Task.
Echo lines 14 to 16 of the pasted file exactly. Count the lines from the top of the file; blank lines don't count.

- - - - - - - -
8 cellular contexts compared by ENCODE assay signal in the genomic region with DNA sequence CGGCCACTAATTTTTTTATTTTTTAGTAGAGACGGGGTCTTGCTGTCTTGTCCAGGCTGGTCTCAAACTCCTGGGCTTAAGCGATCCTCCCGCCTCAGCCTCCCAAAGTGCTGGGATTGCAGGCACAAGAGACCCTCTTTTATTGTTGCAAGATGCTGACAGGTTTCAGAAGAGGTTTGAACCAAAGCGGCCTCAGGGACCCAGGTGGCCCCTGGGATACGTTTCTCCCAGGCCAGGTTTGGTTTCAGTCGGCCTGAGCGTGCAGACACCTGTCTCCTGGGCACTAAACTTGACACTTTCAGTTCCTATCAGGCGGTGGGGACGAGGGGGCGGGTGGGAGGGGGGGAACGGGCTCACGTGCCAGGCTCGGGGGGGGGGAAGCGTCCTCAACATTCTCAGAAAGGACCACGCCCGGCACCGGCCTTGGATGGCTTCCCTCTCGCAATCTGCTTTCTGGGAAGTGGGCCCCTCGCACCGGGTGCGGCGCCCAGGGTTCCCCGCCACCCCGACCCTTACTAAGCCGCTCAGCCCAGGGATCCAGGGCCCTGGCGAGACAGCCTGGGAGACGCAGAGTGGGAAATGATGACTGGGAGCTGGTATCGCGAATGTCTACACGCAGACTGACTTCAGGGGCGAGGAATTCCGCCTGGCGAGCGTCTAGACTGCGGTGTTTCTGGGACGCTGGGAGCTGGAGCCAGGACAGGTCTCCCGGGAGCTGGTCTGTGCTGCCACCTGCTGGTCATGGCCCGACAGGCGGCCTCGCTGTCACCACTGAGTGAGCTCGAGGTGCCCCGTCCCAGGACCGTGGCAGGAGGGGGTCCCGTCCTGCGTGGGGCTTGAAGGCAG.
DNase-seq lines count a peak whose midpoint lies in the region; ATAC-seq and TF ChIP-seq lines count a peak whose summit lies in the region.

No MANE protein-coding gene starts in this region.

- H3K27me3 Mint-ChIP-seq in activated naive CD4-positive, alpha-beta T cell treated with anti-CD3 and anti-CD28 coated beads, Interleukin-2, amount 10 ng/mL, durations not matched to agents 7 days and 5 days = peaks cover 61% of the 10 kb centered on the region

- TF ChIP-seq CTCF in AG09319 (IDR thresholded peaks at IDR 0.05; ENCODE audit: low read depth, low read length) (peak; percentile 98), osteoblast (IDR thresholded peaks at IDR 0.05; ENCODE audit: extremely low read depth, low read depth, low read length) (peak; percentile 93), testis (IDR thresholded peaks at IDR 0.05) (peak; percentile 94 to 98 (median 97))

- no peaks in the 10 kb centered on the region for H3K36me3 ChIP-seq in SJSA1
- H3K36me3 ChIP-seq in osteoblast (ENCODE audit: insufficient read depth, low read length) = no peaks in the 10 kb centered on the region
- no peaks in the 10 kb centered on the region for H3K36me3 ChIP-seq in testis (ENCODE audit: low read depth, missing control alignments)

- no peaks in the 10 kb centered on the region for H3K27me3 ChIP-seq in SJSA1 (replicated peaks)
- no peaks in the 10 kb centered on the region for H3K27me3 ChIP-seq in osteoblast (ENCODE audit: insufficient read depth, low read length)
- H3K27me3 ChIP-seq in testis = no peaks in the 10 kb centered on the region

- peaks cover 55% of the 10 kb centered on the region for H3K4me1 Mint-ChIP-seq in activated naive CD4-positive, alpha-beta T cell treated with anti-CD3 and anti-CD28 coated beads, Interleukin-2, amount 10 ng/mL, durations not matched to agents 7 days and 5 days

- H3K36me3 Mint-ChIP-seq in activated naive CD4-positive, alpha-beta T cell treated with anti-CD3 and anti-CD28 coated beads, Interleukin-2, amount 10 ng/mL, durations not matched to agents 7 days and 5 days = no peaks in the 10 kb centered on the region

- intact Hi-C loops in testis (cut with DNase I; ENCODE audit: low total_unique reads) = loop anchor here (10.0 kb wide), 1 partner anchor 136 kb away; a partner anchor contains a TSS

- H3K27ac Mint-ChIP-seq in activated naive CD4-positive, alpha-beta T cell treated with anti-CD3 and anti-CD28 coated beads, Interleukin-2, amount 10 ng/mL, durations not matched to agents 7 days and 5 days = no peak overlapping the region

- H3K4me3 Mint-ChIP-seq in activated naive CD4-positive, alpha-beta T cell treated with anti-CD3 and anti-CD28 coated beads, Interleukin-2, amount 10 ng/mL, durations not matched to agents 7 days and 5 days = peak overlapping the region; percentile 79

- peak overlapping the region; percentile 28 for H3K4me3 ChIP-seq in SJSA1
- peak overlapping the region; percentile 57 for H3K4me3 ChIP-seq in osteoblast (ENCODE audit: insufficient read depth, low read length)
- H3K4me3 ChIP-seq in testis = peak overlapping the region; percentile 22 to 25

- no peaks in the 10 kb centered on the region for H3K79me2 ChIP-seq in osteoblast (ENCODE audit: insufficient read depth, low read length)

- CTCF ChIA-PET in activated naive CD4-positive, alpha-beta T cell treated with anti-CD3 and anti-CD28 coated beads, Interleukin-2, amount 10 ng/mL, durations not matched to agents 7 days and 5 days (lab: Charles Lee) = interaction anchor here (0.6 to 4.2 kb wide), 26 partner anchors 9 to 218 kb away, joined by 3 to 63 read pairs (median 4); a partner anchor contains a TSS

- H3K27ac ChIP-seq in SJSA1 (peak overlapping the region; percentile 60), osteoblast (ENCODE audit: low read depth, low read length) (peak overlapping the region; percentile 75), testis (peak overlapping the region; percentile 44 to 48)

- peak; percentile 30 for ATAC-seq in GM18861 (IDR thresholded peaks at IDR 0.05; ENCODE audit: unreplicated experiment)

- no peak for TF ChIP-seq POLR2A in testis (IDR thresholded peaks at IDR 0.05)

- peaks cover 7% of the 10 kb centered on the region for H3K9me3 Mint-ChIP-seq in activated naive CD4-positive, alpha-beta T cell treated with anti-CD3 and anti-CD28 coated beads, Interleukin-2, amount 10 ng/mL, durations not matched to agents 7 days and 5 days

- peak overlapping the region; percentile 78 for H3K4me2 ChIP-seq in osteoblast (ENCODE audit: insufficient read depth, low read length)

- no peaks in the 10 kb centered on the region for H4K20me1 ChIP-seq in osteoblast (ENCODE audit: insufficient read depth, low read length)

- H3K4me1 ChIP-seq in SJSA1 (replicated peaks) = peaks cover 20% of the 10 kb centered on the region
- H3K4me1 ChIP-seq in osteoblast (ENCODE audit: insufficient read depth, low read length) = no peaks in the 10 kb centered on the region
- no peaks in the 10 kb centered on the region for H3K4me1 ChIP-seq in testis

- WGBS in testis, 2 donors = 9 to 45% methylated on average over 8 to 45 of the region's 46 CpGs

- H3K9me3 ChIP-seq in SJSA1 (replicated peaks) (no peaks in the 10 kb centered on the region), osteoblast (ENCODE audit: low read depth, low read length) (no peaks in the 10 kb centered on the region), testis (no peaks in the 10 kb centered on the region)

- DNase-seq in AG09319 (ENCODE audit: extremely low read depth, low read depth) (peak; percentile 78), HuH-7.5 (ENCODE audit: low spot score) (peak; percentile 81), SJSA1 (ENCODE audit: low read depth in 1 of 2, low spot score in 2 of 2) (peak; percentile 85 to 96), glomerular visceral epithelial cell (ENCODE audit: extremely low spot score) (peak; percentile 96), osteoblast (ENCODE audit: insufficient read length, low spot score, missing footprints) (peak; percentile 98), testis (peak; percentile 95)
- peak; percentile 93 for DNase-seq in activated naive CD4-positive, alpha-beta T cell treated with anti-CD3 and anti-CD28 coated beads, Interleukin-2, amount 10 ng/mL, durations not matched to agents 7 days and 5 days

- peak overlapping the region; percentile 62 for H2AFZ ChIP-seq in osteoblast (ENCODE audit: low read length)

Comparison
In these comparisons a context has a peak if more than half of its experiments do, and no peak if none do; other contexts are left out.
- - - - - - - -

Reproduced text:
- intact Hi-C loops in testis (cut with DNase I; ENCODE audit: low total_unique reads) = loop anchor here (10.0 kb wide), 1 partner anchor 136 kb away; a partner anchor contains a TSS

- H3K27ac Mint-ChIP-seq in activated naive CD4-positive, alpha-beta T cell treated with anti-CD3 and anti-CD28 coated beads, Interleukin-2, amount 10 ng/mL, durations not matched to agents 7 days and 5 days = no peak overlapping the region

- H3K4me3 Mint-ChIP-seq in activated naive CD4-positive, alpha-beta T cell treated with anti-CD3 and anti-CD28 coated beads, Interleukin-2, amount 10 ng/mL, durations not matched to agents 7 days and 5 days = peak overlapping the region; percentile 79